Ousted Nissan boss Carlos Ghosn left his Tokyo residence after a private security firm hired by Nissan Motor Co stopped monitoring him, three sources familiar with the matter told Reuters on Saturday.
Ghosn has become an international fugitive after he revealed on Tuesday he had fled to Lebanon to escape what he called a "rigged" justice system in Japan, where he faces charges relating to alleged financial crimes.
Nissan had hired a private security company to watch Ghosn, who was on bail and awaiting trial, to check whether he met any people involved in the case, the three sources said.
But his lawyers warned the security company to stop watching him as it would be a violation of his human rights, and Ghosn was planning to file a complaint against the company, the sources said.
The security company stopped its surveillance by Dec. 29, the sources said.
One of his lawyers, Junichiro Hironaka, told reporters in November that they were considering steps to prevent people from stalking Ghosn.
A Nissan spokesperson declined to comment.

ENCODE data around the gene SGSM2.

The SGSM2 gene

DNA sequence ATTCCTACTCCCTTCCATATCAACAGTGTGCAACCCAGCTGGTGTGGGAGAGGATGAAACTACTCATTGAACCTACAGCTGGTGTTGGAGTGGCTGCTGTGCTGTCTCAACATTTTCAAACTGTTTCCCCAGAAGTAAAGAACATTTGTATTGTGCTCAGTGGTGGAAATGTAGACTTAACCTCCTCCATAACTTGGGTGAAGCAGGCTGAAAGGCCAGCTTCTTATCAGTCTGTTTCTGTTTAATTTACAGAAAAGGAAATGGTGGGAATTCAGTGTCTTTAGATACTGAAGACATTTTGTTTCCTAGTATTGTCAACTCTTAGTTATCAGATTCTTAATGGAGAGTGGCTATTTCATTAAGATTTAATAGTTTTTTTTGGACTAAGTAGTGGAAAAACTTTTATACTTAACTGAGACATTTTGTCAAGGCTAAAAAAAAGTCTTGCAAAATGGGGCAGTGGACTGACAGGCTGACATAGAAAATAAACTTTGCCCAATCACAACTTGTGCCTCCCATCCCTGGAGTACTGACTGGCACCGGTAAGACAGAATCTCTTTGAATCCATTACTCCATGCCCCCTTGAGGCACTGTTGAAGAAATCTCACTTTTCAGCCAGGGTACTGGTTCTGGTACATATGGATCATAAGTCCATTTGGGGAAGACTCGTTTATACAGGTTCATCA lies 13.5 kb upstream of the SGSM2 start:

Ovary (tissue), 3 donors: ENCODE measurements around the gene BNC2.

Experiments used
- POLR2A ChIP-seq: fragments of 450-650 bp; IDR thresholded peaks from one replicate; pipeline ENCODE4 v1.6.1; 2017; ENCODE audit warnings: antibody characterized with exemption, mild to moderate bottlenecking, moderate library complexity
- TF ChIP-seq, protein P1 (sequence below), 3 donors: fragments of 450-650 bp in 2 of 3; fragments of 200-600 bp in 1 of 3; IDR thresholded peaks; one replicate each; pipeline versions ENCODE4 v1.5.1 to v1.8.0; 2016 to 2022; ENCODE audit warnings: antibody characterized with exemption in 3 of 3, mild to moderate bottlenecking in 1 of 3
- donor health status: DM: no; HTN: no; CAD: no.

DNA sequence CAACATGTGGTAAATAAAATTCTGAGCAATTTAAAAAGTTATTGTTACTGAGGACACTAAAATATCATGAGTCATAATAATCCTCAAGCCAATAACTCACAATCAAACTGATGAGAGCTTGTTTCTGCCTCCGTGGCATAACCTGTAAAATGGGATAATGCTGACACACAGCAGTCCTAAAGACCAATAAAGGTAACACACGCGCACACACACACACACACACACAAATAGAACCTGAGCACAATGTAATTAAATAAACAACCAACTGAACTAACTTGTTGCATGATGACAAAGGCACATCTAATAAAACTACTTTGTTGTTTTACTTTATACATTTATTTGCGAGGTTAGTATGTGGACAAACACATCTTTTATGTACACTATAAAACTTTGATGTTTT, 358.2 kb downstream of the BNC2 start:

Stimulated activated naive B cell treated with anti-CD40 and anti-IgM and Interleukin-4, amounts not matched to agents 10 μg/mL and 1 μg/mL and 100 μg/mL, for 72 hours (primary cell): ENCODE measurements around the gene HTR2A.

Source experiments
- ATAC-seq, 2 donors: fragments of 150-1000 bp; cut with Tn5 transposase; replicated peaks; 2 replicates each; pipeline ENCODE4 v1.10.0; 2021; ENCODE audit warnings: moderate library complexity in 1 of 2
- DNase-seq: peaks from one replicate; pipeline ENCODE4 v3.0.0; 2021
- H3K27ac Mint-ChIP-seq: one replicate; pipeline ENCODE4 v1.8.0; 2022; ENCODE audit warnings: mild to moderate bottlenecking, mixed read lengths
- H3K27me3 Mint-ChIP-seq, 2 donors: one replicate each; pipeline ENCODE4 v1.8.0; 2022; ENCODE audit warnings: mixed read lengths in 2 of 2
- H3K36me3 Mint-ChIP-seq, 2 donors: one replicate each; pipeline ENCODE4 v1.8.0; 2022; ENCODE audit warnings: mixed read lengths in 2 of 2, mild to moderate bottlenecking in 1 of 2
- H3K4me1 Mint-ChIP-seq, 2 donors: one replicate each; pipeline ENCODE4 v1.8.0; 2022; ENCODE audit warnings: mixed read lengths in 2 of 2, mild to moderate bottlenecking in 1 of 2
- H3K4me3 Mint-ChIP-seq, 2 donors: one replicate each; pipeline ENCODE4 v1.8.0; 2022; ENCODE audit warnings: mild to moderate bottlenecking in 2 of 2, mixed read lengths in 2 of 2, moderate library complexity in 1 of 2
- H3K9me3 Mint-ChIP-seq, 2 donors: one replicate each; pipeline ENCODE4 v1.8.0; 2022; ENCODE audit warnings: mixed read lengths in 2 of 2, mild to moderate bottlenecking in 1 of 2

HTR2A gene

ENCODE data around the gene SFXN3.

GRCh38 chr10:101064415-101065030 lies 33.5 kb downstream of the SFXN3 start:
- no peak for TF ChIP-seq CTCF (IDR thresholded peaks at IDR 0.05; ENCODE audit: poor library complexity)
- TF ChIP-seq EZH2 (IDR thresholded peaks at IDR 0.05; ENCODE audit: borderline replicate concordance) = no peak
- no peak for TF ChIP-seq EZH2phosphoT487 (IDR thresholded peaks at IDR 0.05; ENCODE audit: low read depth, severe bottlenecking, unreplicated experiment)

Japanese public broadcaster NHK, citing investigative sources, said a surveillance camera placed by the authorities in Ghosn's home showed him leaving alone around noon on Sunday, and did not show him returning.
It is unclear how Ghosn, who holds French, Brazilian and Lebanese citizenship, was able to orchestrate his departure from Japan. He entered Lebanon legally on a French passport, one source has told Reuters.
A Turkish private jet operator said on Friday that Ghosn used two of its planes illegally in his escape from Japan, with an employee falsifying lease records to exclude his name from the documents.
Ghosn has said he will speak publicly about his escape on Jan. 8.
Takashi Takano, who is also one of Ghosn's lawyers, wrote in his blog on Saturday that he felt infuriated and betrayed when he found out about Ghosn's escape from Japan but that he felt some understanding.
"I was betrayed. But it is not Carlos Ghosn who betrayed me," he wrote in his blog.
Takano said Ghosn was not allowed to communicate with his wife Carole without permission and the ex-Nissan boss was also concerned about his chances of getting a fair trial.
On Dec. 24, Ghosn and his wife held a one-hour video call, which required a lawyer's presence, and they talked about their children, relatives and friends, Takano wrote. Takano was present during the video call.
Few people would have been able to escape as Ghosn did, but if they had the means and contacts, they certainly might try or at least consider trying, Takano wrote.
Ghosn was first arrested in Tokyo in November 2018, shortly after his private jet touched down at the airport. He faces four charges - which he denies - including hiding income and enriching himself through payments to dealerships in the Middle East.